Thank god for Nawaz Sharif

Published: May 23, 2011
The writer is a syndicated columnist and a former member of India’s Rajya Sabha.

The writer is a syndicated columnist and a former member of India’s Rajya Sabha.

Thank God, we have a person like Nawaz Sharif in Pakistan. He gives a glimmer of hope that the nation may one day assert itself to have the elected representatives control the armed forces. 

Nawaz Sharif, a former prime minister of Pakistan, said at a press conference in Karachi that the formulation of his country’s policies should be the prerogative of the elected government instead of the military and the intelligence agencies. He was only pointing out the basic tenets of democracy. We — as many as 12 from different walks of life — while travelling through Pakistan last month, could see how sick the people were of a rule where they had no say and where the military and intelligence agencies had the last word.

The nation’s anger is justified when such a goof-up takes place: None of those who claim to be the custodians knew that Osama bin Laden was living in the heart of Pakistan. And when the 40-minute long operation of killing him takes place, neither the military nor the intelligence agencies knew about it. In fact, this was the time President Zardari’s government should have put the military on the mat. Instead, the ruling elements arranged to have a unanimous resolution passed by the National Assembly and the Senate to stand behind the military. By condoning the criminal negligence, the two houses of parliament do not in any way help those who should have been held accountable in the military and intelligence agencies.

Once again, the rhetoric against India may have simplified the situation but no effort seems to have been made to ascertain the underlying causes of the malady. Nawaz Sharif is quite right that “Pakistan must stop treating India as its biggest enemy”. The India bogey is a dead horse which has been whipped again and again.

True, Pakistan’s army chief is India-centric and makes no bones about it. But even he has not opposed the talks which are currently taking place between India and Pakistan. Probably, he, too, realises that the common man in Pakistan wants to live in peace with India and take advantage of its economic development through trade and other new mutual transactions.

I thought when the late Benazir Bhutto and Nawaz Sharif signed the Charter of Democracy, they had given a joint undertaking to build tomorrow’s Pakistan, which would have the military only for defence and not to dictate or thwart the rule by the people. When I reminded Nawaz Sharif of the charter during my visit to Lahore, he said that he stood by every word of it but felt helpless because President Zardari was dependent on the military. I wish I could have asked Zardari to make Benazir’s dream come true. But he is so anxious to stay in power that he has no time to recall what the Charter says, much less implement it. Yet, there was a time when Zardari was keen on friendship with India. Why and how he lost the way is beyond me.

I hope that the talks between New Delhi and Islamabad are successful and the solution of one problem leads to the solution of others. Both must realise that there is no alternative to peace. However, both must also respect each others sensibilities. India is not worried about whether ISI chief Lt-General Ahmed Shuja Pasha visits the country or not. But it is indeed concerned over the ‘involvement’ of the ISI in the 26/11 attacks by terrorists on Mumbai. Pakistan, too, may have something against India on Balochistan. That, too, should be discussed.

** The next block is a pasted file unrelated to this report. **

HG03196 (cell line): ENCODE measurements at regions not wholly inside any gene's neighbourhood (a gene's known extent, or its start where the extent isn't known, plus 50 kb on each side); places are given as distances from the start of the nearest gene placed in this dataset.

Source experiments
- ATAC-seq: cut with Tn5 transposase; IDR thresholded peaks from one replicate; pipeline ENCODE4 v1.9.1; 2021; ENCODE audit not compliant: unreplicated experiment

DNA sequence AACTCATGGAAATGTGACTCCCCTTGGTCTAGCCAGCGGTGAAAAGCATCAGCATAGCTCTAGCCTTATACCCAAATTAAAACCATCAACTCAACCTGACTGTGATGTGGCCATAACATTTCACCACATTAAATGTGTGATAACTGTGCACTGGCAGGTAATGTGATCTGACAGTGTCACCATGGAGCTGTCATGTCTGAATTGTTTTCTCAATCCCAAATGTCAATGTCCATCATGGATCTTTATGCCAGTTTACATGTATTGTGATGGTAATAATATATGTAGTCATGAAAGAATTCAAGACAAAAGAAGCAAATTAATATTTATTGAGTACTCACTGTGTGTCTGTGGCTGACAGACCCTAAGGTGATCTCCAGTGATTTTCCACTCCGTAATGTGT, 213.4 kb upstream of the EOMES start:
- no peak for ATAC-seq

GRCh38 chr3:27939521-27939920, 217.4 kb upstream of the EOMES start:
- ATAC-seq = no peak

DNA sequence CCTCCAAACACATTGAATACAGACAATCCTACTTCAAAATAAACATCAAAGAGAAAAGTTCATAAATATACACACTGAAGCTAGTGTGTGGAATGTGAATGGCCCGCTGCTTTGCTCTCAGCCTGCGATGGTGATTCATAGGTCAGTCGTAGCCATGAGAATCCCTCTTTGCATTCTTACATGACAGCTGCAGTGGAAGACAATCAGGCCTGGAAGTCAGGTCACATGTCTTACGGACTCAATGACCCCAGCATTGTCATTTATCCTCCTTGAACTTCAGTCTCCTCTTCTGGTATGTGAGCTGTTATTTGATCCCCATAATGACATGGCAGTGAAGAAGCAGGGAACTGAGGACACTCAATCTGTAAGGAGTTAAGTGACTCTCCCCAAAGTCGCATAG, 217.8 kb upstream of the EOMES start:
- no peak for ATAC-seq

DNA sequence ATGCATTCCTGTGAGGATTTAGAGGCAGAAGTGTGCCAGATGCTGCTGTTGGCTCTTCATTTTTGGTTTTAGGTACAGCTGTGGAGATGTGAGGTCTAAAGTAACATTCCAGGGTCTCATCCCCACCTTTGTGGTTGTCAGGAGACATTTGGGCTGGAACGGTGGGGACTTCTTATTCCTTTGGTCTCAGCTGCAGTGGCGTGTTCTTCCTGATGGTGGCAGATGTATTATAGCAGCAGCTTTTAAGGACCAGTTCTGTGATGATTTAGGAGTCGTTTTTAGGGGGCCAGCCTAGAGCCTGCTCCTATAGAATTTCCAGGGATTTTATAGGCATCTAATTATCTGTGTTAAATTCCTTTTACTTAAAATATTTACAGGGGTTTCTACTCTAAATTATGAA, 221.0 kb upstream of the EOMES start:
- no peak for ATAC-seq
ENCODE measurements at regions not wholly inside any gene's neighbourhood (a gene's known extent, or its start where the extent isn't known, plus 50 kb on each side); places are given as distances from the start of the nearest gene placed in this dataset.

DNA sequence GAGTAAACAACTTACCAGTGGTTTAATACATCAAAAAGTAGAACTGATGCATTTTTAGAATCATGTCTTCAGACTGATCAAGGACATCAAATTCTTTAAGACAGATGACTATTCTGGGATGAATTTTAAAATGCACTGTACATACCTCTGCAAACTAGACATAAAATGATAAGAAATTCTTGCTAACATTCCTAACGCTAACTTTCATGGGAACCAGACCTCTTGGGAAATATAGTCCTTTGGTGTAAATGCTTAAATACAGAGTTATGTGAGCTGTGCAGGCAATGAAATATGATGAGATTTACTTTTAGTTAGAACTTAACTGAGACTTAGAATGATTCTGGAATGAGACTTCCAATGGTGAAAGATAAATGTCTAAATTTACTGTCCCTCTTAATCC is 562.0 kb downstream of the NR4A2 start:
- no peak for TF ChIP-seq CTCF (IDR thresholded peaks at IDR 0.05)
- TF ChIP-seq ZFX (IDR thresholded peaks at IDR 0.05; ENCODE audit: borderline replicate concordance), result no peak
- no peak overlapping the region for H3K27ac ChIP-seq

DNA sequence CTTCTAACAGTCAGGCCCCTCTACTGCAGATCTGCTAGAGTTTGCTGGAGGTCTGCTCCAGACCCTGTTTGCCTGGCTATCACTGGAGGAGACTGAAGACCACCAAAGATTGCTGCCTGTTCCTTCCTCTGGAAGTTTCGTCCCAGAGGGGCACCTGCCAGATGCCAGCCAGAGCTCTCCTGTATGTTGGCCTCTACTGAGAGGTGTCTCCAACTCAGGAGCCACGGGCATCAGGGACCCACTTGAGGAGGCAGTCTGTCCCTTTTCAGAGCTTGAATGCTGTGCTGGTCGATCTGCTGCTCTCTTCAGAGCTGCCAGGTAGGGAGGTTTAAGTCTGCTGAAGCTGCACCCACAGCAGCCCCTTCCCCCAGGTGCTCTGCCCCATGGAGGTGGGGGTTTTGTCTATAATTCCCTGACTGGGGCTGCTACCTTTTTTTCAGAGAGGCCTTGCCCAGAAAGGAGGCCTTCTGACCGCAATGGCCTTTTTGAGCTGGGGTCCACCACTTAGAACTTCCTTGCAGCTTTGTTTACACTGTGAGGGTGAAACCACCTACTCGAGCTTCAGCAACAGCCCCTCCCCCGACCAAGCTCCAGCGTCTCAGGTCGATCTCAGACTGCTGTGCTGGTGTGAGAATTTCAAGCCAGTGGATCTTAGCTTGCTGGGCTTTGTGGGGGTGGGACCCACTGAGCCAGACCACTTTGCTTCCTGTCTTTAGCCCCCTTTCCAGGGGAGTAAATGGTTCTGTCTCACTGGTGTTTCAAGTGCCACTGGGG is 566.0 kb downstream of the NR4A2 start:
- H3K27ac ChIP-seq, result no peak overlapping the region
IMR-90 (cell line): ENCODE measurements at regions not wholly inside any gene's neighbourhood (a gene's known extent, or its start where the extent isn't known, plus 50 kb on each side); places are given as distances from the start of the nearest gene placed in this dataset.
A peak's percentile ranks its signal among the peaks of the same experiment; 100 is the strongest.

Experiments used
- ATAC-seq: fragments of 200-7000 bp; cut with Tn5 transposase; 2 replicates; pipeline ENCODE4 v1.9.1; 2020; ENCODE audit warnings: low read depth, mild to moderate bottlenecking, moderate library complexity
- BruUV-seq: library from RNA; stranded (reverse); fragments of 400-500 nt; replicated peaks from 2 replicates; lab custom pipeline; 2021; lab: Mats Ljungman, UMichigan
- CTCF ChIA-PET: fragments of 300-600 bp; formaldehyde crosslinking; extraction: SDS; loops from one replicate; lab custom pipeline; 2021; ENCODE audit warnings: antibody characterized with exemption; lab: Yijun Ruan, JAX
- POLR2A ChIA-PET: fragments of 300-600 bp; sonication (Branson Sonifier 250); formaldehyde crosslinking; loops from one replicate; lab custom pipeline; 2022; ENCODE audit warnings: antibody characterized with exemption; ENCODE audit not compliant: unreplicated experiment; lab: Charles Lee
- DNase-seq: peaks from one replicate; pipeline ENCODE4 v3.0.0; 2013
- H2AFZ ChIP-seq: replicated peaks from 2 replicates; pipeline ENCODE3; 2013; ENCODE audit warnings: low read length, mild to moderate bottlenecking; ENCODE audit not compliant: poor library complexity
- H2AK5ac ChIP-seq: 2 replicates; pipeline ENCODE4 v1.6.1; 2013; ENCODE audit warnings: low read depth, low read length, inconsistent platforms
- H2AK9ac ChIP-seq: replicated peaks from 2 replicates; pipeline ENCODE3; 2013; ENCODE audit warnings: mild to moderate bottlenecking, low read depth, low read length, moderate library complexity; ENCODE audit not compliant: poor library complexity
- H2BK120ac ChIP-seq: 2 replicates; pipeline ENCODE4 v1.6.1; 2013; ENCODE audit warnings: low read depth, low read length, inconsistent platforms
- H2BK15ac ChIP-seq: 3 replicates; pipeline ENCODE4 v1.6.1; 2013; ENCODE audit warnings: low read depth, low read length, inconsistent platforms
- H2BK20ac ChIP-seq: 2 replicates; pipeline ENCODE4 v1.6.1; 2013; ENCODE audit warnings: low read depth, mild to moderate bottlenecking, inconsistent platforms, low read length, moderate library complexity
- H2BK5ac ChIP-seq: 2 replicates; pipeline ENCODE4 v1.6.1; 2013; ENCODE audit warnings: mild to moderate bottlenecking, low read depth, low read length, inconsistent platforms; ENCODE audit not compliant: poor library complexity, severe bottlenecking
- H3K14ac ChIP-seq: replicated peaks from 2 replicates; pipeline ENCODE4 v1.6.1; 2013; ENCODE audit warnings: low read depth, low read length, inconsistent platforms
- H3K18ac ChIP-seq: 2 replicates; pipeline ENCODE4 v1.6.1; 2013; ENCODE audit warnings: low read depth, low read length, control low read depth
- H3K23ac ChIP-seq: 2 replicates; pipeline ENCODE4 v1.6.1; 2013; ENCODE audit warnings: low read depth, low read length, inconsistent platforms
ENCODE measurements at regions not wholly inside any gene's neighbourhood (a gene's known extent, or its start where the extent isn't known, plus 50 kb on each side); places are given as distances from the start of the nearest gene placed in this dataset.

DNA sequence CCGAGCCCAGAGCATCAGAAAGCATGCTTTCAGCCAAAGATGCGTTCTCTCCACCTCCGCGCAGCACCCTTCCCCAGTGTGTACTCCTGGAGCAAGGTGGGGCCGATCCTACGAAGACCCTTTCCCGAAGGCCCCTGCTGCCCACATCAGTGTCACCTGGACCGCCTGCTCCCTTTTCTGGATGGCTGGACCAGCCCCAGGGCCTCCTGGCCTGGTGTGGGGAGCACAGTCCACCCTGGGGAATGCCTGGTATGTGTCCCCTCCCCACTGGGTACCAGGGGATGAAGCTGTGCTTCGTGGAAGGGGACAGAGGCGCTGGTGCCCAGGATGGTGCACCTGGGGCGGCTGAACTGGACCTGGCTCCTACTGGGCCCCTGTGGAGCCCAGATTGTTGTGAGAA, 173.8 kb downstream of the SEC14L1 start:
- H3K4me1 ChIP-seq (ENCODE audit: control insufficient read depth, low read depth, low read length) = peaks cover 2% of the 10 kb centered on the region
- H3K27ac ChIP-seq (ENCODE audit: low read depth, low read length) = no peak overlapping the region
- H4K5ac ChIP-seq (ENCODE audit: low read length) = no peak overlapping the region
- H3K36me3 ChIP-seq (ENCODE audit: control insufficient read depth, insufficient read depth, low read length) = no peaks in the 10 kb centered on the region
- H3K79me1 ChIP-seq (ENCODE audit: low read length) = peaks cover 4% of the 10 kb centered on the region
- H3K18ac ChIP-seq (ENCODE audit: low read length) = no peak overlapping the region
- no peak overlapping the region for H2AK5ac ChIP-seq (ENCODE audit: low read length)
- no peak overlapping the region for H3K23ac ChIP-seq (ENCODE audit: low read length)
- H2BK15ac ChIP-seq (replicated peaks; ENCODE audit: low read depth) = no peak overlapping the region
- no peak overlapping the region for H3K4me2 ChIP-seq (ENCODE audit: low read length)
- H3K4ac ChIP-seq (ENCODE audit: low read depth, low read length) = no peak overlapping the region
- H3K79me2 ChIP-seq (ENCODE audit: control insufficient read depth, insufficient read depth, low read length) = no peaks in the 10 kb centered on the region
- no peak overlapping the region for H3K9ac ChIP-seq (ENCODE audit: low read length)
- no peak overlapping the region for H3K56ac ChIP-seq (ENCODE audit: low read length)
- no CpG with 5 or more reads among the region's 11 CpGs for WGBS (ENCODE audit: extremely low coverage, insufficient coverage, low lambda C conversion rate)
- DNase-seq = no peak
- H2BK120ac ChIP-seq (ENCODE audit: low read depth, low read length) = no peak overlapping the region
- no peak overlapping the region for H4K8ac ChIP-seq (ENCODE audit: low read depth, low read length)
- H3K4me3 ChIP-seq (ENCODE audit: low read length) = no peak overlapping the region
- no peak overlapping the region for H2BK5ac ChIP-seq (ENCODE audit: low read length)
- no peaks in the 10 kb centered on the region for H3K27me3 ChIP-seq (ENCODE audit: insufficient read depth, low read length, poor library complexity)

I find Prime Minister Manmohan Singh totally committed to having good relations with Pakistan. His visit to Pakistan later in the year may assure the country that he would walk an extra mile to bury the hatchet. Both President Zardari and Prime Minister Gilani have their compulsions. But if they were to make a joint front with Nawaz Sharif on detente with India, they may succeed.

Published in The Express Tribune, May 24th, 2011.

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Reader Comments (20)

  • Atif
    May 24, 2011 - 12:22AM

    Very well written, Kuldip Nayar in his full form, and like always thought provoking, like the idea both Pakistan and India should ponderRecommend

  • khokhar
    May 24, 2011 - 12:54AM

    Thank you sir for writing this. The situation in Pakistan sometimes brings me to tears. How I wish we can get rid of the generals and their anti-India mindset. I do not trust Nawaz with his record of corruption and false promises, none the less in this bleak situation I am heartened to see that he has raised a voice of sanity. Recommend

  • Sanjoy Das
    May 24, 2011 - 12:56AM

    It is high time that Pakistan come to term with the reality that its real enemy is within. Undoubtedly India has committed atrocities in Kashmir, and still does so. But it’ll stop when militancy ceases. Not that long ago, Pakistan’s stance was legitimate. Unfortunately, Pakistan then made a pact with the devil. In nurturing Islamic extremists to fight a proxy war against India, and in making a huge mess of Afghanistan, just to gain strategic depth, is stretching things too much. Pakistan’s action is at least as bad as India’s if not worse.

    Let’s face it: The boundaries of nuclear powers are permanent ones The only solution to Kashmir is to formalize the de facto LOC as the de jure international boundary – albeit as a soft one (just as Tibet and Xinjiang will remain within China).